KUCHING: Democratic Action Party (DAP) veteran Lim Kit Siang has agreed with Minister in the Prime Minister’s Department (Parliament and Law) Wan Junaidi Tuanku Jaafar that the proposal to have a new Malaysia Agreement is nonsense.
The Iskandar Puteri MP went on to say that the existing Malaysia Agreement 1963 (MA63), was a commitment that had been agreed upon by all quarters for the formation of the Federation of Malaysia.
“I also agree with Wan Junaidi that what is being demanded by Sabah and Sarawak now is not to renegotiate the existing agreement but the fulfilment of matters that have already been agreed upon,” he said in a statement on Yesterday (July 10).
Earlier, it was reported that Barisan Nasional (BN) deputy chairman Mohamad Hasan had suggested a new Malaysia Agreement as a more concrete way forward in realising Sabah’s rights and demands instead of the 1963 agreement that led to the formation of Malaysia.
Lim said that Malaysia will mark its 60th anniversary since its formation in 1963, hence he called for an overall review of Federal-State relations in Malaysia to effect greater decentralisation and confer greater autonomy from Putrajaya.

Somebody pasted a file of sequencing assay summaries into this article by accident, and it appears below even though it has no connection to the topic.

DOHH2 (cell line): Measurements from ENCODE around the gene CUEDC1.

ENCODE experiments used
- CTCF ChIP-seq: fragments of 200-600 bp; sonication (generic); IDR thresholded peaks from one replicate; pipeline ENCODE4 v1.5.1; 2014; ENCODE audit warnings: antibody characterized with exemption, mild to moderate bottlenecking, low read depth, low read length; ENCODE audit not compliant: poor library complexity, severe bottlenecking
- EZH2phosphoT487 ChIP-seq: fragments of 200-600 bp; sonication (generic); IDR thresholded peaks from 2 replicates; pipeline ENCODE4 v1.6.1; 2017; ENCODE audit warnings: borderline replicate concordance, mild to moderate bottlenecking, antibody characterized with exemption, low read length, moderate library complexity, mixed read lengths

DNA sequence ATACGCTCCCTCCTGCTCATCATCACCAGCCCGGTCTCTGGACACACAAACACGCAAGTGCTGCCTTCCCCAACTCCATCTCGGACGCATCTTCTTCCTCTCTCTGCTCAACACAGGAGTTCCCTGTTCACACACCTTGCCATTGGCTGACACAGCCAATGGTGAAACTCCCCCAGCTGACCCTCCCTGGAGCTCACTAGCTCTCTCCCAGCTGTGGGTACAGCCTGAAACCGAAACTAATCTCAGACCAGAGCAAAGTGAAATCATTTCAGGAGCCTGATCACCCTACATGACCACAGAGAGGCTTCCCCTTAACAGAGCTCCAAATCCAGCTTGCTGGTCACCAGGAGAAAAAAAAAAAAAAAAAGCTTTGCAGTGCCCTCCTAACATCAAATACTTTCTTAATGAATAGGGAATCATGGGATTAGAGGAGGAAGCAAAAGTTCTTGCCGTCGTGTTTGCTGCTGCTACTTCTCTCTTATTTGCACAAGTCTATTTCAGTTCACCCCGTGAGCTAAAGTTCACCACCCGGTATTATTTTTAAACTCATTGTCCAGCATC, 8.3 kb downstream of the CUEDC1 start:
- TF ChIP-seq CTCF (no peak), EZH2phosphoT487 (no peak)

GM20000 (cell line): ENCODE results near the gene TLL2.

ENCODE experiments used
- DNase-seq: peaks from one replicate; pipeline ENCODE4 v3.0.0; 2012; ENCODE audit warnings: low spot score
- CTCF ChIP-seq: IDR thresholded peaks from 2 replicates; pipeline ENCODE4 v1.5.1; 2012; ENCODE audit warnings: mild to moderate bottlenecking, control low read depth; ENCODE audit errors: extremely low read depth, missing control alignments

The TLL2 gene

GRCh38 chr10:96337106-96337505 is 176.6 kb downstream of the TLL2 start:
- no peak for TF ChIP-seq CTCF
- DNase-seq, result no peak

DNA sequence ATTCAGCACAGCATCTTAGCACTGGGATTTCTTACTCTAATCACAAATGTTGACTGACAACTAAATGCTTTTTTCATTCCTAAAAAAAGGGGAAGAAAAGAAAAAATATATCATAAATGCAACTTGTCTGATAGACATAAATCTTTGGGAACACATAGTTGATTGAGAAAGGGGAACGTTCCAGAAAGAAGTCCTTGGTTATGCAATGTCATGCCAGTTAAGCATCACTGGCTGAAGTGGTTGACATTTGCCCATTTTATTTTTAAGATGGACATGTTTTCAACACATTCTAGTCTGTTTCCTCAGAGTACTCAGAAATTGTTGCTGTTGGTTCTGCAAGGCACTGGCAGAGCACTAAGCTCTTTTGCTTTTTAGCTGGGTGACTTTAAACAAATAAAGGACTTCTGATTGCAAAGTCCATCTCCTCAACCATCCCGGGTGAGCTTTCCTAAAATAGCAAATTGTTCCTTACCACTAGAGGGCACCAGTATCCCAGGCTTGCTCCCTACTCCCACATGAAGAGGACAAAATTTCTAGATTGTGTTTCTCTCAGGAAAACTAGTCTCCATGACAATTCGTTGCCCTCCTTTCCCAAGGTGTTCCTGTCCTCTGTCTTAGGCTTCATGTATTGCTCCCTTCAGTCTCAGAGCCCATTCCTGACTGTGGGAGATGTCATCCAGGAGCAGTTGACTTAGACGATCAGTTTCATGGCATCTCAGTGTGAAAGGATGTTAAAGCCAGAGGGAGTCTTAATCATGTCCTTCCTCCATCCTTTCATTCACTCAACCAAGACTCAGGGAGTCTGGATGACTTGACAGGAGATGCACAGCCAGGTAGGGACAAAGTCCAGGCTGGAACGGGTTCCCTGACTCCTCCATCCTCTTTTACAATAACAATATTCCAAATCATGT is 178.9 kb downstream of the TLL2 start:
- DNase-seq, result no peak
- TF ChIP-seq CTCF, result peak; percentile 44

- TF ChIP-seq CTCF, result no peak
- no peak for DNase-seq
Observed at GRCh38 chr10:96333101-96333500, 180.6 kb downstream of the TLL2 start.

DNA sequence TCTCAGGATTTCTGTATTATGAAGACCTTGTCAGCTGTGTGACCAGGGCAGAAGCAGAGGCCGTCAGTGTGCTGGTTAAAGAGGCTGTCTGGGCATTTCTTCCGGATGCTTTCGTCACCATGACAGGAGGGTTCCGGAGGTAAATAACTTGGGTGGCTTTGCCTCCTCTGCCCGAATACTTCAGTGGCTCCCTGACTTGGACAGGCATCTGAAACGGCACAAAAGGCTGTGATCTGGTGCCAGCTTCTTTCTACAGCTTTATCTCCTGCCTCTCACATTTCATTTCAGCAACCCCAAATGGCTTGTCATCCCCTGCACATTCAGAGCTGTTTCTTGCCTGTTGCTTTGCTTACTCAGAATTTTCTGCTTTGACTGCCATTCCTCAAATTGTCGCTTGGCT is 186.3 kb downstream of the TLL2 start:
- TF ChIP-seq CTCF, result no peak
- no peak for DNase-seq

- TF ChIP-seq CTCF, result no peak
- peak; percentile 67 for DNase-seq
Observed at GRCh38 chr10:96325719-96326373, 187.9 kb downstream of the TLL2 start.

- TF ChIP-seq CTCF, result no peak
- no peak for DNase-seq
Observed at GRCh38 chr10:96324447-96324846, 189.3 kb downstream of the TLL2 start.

“This is not only to Sabah and Sarawak as intended by MA63, but to all states in Peninsular Malaysia as is the international trend,” he said.
He added that there is no doubt that in the last six decades of Malaysian nation-building, there had been too much concentration of power at two levels.
“Firstly, in the hands of the executive and ultimately the Prime Minister at the expense of the other two branches of government, the Legislature and the Judiciary.
“And secondly, in the hands of the Federal Government at the expense of the state governments,” he said.
He stressed that the two trends must be reversed and proper equilibrium established.
On July 9, Wan Junaidi described the proposal to have a new Malaysia Agreement, as calling for a dissolution of Malaysia.
He said the idea was nonsense and urged those who called for a new Malaysia Agreement to be logical instead.